Monday, December 29, 2008

Levergun Shooters Take Note

It has been a while coming but Hornady's LEVERevolution bullets are finally available to handloaders. This is big news. Since there are those who do not read themselves to sleep with handloading books let's start at the beginning. Lever action rifles have always had one weak point, that tube magazine under the barrel. With those magazines we cannot use sharp pointed bullets for fear that a sharp pointed bullet might set the primer of the next round off. Considering that our own personal hands are wrapped 'round the fore end with that mag tube running through it, it is a valid worry.

This is why leverguns are woods rifles, the flat point and round nosed bullets are like trying to win a footrace in hip waders. But a couple-three years ago Hornady came up with a sharp pointed bullet that will work in a lever action rifle. They found a plastic tip that was stiff enough to maintain it's shape, yet soft enough to not set off a primer.

This just about instantly extends the range of your levergun by a hundred and fifty or two hundred yards. Figure a .30-30 Winchester or .35 Remington levergun. We figure those as running out off steam by about a hundred and fifty yards. Where a rifle that could fire a spitzer bullet at the same speed is a three hundred yard gun.

These bullets aren't cheap but then today, no bullet is. They are available for most of the calibers used in lever actions. In .30 caliber they have a 160 grain bullet that might just bring the ol' thutty-thutty into the 21st Century.

The old .35 Remington has a 200 grain bullet, so far they haven't released one for the .357 Mag carbines out there. I would imagine it's coming soon, though, they make a nifty little 140 grain bullet with that sharp point for their factory loads. I suspect that bullet over a hot load of H110 or LilGun would zap a Texas Whitetail out past two hundred steps.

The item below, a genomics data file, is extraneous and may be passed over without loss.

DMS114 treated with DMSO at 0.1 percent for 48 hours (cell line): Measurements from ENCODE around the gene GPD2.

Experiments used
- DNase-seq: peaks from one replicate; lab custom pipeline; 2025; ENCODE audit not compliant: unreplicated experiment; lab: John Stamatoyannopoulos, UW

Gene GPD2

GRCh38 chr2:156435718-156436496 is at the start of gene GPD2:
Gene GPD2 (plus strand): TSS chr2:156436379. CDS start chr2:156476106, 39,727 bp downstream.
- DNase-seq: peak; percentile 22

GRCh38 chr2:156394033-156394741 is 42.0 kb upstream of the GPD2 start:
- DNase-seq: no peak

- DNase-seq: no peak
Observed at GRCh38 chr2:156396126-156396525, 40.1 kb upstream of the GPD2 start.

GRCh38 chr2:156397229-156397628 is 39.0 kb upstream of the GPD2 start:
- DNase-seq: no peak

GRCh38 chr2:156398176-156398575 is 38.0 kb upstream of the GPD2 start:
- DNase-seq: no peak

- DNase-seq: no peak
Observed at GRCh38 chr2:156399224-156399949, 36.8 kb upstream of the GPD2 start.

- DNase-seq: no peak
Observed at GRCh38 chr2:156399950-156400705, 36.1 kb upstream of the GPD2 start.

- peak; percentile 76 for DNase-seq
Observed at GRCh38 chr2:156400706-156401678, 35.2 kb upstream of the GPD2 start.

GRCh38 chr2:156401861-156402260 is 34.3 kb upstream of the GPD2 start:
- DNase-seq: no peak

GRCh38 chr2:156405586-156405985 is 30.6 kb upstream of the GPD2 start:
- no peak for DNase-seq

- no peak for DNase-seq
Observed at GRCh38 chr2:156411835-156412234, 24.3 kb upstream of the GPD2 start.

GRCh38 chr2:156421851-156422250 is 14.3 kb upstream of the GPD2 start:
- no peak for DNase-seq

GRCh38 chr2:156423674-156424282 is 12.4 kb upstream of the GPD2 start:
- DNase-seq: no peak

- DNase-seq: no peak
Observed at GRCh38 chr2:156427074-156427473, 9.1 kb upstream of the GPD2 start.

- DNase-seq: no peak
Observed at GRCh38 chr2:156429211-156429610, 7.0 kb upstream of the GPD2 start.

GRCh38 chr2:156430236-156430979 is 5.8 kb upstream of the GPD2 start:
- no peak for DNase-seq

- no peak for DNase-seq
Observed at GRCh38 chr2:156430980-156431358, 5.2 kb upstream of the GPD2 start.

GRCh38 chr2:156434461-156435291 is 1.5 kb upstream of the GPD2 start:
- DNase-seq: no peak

The folks shooting .44 Magnums or .444 Marlins have a nice 265 grain slug, start that one off at some 2250 feet per second from a .444 and you could bombard cities better than the Palestinians and their stupid rockets.

I'm looking hard at the bullets they make for my .45 Colt rifle. Here there are two, a 200 grain and a 250. Now I have clocked over 1900 fps out of the 24 inch barrel of my '92 Winchester clone with a 250 grain bullet, that same action is used for the .454 Casull Mag so I would probably make that weight bullet fly faster. I haven't bothered because those flat point bullets lose speed so fast. But with these pointy ones? Hmmm.

Guys with the '86 Winchesters and 1895 Marlins have a couple of bullets, too. Guys with a .45-70 or one of the others, the .45-90s and such have a sharp pointed 325 grain that would reach out way past Fort Mudge. Winchester fifties and the .50 Alaskan would be taking a long poke with the 300 grain pointy bullet.

Now these bullets aren't the end all and bee all of levergun bullets. There are a lot of times I'd want a bullet for something up close and big, say I lived where there might be an old sorehead Grizzly Bear popping out of the bushes with mayhem on his mind, I'd want my levergun loaded with the heaviest bluntest bullets I could fit in there.

It might be a while before the loading data for some of these bullets is found in every manual, too. But still, this is a big step.

So far the only folks I know of who are selling these bullets are the Potterfield gang at Midway USA. There may be others but I know Midway does, they're on the January flier on the "new products" page. I like to call them, 1-800 243-3200. They have country music while I'm on hold.

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